Behind the club: UC Davis men’s rugby

Behind the club: UC Davis men’s rugby

As the club continues to grow, team hopes more support grows as well

Often overlooked due to the multitude of Division I sports offered at UC Davis, sport clubs have been a crucial part of the college experience for many students. With 39 clubs being offered in Fall Quarter 2020 alone, it is easy to see how they can go under the radar. Still, these clubs carry the same work ethic and competitiveness that you can find on any team and among their members, there is no lack of passion. For the UC Davis men’s rugby club, the journey to get where they are today has been one that has taken a lot of work and commitment by all players and staff involved. 

Players on the UC Davis men’s rugby club range from those who have played their whole lives to those who just discovered the sport upon arriving on campus. Split into the A side and B side, the club fields both teams, one for those just starting and one for those more advanced or more familiar with the game. 

“I like to describe it as, in high school you have the varsity team and the JV team,” said Thomas O’Brien, the UC Davis Men’s rugby captain and fourth-year civil engineering major. “We have the A side, which are the 15 best players and the subs and the B side are the other players not in those 15. Although you are not in the starting 15, you can still get a lot of games in.”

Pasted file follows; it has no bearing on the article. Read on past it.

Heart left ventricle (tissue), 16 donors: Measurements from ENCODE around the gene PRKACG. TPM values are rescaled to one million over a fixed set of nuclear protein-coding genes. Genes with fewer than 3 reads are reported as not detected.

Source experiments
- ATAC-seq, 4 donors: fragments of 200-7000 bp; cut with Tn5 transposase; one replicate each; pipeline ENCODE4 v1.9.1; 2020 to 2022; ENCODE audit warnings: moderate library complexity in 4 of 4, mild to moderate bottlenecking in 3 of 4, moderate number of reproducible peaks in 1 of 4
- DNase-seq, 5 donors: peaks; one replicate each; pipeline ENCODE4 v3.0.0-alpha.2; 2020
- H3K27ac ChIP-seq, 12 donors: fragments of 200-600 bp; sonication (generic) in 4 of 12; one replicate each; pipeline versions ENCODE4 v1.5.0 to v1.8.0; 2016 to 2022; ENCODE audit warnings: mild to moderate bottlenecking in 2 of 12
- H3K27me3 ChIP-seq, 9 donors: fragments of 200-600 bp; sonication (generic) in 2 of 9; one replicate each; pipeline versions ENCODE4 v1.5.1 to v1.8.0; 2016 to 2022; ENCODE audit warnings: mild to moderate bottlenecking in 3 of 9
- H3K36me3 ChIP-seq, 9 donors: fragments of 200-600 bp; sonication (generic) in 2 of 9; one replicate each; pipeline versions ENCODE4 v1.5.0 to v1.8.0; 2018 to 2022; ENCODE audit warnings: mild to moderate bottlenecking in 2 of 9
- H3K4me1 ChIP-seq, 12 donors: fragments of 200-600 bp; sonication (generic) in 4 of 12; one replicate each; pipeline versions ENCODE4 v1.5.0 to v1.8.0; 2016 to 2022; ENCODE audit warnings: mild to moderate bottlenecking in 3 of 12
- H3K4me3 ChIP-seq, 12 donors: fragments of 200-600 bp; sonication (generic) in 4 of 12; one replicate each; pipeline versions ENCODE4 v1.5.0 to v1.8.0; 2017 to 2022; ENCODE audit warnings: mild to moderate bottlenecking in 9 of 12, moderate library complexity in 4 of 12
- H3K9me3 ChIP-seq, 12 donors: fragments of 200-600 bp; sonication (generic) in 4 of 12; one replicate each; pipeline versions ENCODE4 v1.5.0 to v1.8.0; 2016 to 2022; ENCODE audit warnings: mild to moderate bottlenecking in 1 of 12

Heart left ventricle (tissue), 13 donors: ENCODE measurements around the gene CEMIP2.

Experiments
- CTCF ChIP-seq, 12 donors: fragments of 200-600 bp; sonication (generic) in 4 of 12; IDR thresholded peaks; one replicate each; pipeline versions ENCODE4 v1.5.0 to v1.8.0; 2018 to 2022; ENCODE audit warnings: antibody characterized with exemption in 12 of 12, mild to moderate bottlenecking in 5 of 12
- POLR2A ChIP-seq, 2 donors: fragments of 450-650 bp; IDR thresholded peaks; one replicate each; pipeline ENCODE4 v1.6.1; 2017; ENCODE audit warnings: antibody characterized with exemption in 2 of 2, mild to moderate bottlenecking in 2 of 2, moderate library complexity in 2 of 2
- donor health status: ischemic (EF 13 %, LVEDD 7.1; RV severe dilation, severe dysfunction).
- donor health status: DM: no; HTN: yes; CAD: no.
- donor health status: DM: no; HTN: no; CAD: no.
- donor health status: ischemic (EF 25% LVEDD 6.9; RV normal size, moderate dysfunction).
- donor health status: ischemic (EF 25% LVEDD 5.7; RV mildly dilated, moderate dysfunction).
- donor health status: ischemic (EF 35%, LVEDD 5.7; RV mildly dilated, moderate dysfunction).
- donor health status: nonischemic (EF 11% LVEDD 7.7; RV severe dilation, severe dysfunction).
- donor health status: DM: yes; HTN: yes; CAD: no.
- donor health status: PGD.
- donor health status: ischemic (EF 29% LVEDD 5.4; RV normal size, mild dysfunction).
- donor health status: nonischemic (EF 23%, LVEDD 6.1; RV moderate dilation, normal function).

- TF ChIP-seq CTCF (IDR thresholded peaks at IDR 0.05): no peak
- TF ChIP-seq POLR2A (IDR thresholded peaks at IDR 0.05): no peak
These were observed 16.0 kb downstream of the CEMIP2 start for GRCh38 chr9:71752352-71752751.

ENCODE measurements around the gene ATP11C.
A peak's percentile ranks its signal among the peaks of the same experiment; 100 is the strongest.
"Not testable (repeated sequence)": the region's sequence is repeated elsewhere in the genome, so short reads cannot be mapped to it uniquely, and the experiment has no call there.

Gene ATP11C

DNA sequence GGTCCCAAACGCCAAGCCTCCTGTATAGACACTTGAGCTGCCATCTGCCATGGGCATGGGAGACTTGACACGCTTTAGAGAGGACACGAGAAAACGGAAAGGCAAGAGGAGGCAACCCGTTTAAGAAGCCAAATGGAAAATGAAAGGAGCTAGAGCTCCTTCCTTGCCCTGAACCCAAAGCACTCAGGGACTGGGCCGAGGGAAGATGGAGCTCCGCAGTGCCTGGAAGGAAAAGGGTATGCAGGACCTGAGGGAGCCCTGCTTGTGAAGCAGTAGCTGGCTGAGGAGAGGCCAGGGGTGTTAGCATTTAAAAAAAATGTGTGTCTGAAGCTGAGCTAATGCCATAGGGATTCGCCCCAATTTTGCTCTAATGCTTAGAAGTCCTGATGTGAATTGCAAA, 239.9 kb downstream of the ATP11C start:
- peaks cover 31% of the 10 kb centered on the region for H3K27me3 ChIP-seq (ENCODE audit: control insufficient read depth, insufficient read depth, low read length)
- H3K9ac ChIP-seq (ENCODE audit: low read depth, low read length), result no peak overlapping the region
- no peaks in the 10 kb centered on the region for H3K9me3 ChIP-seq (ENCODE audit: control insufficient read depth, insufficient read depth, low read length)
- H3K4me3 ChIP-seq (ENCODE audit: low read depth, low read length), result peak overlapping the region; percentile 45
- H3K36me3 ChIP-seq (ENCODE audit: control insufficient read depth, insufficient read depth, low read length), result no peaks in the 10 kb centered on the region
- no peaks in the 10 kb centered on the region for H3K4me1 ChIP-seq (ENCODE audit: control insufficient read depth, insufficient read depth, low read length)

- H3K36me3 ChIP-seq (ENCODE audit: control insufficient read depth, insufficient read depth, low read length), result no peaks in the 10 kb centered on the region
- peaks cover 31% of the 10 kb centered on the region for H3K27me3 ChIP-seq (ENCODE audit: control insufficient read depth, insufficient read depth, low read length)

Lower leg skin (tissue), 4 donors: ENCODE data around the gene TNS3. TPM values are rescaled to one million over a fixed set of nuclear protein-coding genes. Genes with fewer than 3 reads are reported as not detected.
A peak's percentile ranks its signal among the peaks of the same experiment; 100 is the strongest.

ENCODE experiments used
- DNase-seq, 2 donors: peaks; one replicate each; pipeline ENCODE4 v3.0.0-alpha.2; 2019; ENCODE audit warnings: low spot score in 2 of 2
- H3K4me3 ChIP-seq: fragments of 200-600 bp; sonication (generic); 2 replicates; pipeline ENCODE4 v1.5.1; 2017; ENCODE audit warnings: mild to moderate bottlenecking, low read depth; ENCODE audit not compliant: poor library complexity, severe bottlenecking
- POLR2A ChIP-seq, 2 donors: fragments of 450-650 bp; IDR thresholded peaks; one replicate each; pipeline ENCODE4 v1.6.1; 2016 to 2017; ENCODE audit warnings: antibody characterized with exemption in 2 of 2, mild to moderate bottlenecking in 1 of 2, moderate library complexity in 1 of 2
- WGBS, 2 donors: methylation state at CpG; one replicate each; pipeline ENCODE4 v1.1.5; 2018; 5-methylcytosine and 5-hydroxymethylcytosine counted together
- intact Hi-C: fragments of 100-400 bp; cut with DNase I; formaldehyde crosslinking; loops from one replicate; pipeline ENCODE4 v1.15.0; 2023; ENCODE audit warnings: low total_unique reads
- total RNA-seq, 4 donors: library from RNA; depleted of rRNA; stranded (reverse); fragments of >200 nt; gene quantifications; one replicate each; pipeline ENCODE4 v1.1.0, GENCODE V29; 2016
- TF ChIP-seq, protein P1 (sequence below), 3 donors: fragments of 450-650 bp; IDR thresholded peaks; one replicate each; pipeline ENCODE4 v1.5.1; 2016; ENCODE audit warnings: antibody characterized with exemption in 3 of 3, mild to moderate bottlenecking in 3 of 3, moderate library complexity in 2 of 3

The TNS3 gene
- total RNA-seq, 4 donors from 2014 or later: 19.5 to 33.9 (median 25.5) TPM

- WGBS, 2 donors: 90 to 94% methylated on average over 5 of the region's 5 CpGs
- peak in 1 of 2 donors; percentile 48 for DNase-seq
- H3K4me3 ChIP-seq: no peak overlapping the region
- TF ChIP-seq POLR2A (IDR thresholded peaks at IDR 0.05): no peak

But, in contrast to junior varsity and varsity football, the support from the teammates, regardless of which side they are on, is always there. 

“What’s great about after playing an A side game is that whether you are on B side or not, you get to sit there and watch your teammates play,” said Jordan Naumburg, the President of the men’s rugby club and third-year mechanical engineering major. “I think that’s awesome because the B side players see that the older guys do care about them. Having [them] watch you, supporting you and cheering you on really gives you that sense of community.”

The supportive atmosphere that surrounds the club is one of their major keys to success. Being unable to give out scholarships, the recruitment process can be a tough venture for all clubs. 

“That’s our biggest challenge as a club level [team],” O’Brien said. “There’s a few teams that have scouts and can give out scholarships. Our recruitment process is basically just face-to-face interactions, friends and just telling others about the club.” 

Meeting with people face to face, tabling or telling a friend are all ways that they recruit, and while that may be a disadvantage in terms of acquiring elite talent from across the country, there is some benefit with that close interaction. 

“You get to meet people on a personal level,” Naumburg said about the recruitment process. “You get to enjoy your teammates. I think this is something that we have that others don’t, because we go out and meet people. Some of my best times in college have been with [this team]. To have those [teammates] you reach on a personal level makes the dynamic of the team much better.”

Although they are a club sport, they compete at the Division IA level which allows them to play elite teams like Saint Mary’s, Santa Barbara and Grand Canyon University among others. After winning back-to-back Division IAA national championships in 2015 and 2016, the club made a jump to the top division, playing in the DIA California Conference. Now in the highest possible division, they hope to compete at their highest level possible, even if they don’t have the resources the other schools may have.